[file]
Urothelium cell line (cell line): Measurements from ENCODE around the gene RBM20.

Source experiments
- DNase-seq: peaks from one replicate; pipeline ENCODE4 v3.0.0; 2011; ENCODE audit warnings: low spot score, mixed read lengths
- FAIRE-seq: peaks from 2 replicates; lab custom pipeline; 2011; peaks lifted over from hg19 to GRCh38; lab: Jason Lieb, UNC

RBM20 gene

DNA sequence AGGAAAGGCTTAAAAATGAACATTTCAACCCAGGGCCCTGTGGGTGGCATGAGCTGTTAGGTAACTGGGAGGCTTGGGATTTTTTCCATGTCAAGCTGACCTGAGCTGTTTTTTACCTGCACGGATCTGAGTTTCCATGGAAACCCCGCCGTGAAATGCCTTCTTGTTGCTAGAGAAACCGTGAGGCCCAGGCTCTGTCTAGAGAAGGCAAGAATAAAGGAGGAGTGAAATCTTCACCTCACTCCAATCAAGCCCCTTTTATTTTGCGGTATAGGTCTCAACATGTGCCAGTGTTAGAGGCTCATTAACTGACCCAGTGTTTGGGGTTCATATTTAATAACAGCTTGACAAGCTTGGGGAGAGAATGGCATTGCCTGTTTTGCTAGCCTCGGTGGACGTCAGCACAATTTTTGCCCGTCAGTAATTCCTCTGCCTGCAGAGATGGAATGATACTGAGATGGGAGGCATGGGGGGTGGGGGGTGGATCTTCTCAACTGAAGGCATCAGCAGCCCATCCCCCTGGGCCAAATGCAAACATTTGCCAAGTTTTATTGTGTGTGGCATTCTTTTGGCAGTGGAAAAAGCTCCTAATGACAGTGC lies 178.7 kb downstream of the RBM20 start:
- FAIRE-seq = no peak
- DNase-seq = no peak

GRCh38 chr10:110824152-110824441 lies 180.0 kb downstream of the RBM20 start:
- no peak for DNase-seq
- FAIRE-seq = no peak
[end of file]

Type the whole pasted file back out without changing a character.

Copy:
Urothelium cell line (cell line): Measurements from ENCODE around the gene RBM20.

Source experiments
- DNase-seq: peaks from one replicate; pipeline ENCODE4 v3.0.0; 2011; ENCODE audit warnings: low spot score, mixed read lengths
- FAIRE-seq: peaks from 2 replicates; lab custom pipeline; 2011; peaks lifted over from hg19 to GRCh38; lab: Jason Lieb, UNC

RBM20 gene

DNA sequence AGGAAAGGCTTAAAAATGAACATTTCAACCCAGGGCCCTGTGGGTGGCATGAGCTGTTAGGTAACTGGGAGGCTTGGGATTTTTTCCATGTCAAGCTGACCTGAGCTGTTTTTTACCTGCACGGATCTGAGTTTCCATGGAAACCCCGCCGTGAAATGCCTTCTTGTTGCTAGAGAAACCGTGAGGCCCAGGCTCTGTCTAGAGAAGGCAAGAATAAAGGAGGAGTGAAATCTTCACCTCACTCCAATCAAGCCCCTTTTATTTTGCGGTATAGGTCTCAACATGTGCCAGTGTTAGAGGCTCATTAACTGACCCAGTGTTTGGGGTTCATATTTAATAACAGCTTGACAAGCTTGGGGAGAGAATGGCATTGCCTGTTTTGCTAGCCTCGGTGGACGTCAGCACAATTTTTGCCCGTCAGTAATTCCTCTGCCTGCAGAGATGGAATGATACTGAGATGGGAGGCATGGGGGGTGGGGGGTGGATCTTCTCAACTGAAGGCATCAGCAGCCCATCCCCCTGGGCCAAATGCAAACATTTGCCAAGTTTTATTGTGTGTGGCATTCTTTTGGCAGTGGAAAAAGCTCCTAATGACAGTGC lies 178.7 kb downstream of the RBM20 start:
- FAIRE-seq = no peak
- DNase-seq = no peak

GRCh38 chr10:110824152-110824441 lies 180.0 kb downstream of the RBM20 start:
- no peak for DNase-seq
- FAIRE-seq = no peak